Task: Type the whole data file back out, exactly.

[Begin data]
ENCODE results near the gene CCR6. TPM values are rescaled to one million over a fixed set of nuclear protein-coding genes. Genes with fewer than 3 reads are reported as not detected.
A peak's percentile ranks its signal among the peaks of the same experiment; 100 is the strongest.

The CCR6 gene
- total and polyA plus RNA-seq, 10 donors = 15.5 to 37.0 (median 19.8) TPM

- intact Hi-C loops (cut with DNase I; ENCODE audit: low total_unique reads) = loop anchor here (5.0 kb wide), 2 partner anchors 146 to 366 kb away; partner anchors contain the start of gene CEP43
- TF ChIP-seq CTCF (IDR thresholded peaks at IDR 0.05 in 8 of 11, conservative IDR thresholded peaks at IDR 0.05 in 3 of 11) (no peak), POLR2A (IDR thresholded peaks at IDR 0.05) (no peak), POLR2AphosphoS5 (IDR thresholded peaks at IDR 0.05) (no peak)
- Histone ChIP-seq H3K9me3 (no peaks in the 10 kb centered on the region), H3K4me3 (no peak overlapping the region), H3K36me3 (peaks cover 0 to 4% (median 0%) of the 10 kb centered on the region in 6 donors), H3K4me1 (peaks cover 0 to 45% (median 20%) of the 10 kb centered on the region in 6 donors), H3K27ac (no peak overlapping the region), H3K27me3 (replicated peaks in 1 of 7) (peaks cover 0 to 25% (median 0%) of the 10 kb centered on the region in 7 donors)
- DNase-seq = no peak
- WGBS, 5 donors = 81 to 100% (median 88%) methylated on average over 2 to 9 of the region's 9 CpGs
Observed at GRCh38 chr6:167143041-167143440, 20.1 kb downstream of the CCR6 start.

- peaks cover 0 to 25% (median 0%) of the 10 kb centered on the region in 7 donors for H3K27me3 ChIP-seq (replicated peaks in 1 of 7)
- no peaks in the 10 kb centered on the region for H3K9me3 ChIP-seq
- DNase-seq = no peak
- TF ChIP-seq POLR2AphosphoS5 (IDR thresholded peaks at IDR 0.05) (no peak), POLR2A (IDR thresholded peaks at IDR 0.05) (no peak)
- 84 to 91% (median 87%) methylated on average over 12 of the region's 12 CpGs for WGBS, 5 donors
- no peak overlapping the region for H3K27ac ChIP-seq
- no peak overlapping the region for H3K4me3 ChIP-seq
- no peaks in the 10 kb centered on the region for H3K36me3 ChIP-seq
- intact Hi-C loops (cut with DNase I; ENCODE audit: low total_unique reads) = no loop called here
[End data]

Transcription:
ENCODE results near the gene CCR6. TPM values are rescaled to one million over a fixed set of nuclear protein-coding genes. Genes with fewer than 3 reads are reported as not detected.
A peak's percentile ranks its signal among the peaks of the same experiment; 100 is the strongest.

The CCR6 gene
- total and polyA plus RNA-seq, 10 donors = 15.5 to 37.0 (median 19.8) TPM

- intact Hi-C loops (cut with DNase I; ENCODE audit: low total_unique reads) = loop anchor here (5.0 kb wide), 2 partner anchors 146 to 366 kb away; partner anchors contain the start of gene CEP43
- TF ChIP-seq CTCF (IDR thresholded peaks at IDR 0.05 in 8 of 11, conservative IDR thresholded peaks at IDR 0.05 in 3 of 11) (no peak), POLR2A (IDR thresholded peaks at IDR 0.05) (no peak), POLR2AphosphoS5 (IDR thresholded peaks at IDR 0.05) (no peak)
- Histone ChIP-seq H3K9me3 (no peaks in the 10 kb centered on the region), H3K4me3 (no peak overlapping the region), H3K36me3 (peaks cover 0 to 4% (median 0%) of the 10 kb centered on the region in 6 donors), H3K4me1 (peaks cover 0 to 45% (median 20%) of the 10 kb centered on the region in 6 donors), H3K27ac (no peak overlapping the region), H3K27me3 (replicated peaks in 1 of 7) (peaks cover 0 to 25% (median 0%) of the 10 kb centered on the region in 7 donors)
- DNase-seq = no peak
- WGBS, 5 donors = 81 to 100% (median 88%) methylated on average over 2 to 9 of the region's 9 CpGs
Observed at GRCh38 chr6:167143041-167143440, 20.1 kb downstream of the CCR6 start.

- peaks cover 0 to 25% (median 0%) of the 10 kb centered on the region in 7 donors for H3K27me3 ChIP-seq (replicated peaks in 1 of 7)
- no peaks in the 10 kb centered on the region for H3K9me3 ChIP-seq
- DNase-seq = no peak
- TF ChIP-seq POLR2AphosphoS5 (IDR thresholded peaks at IDR 0.05) (no peak), POLR2A (IDR thresholded peaks at IDR 0.05) (no peak)
- 84 to 91% (median 87%) methylated on average over 12 of the region's 12 CpGs for WGBS, 5 donors
- no peak overlapping the region for H3K27ac ChIP-seq
- no peak overlapping the region for H3K4me3 ChIP-seq
- no peaks in the 10 kb centered on the region for H3K36me3 ChIP-seq
- intact Hi-C loops (cut with DNase I; ENCODE audit: low total_unique reads) = no loop called here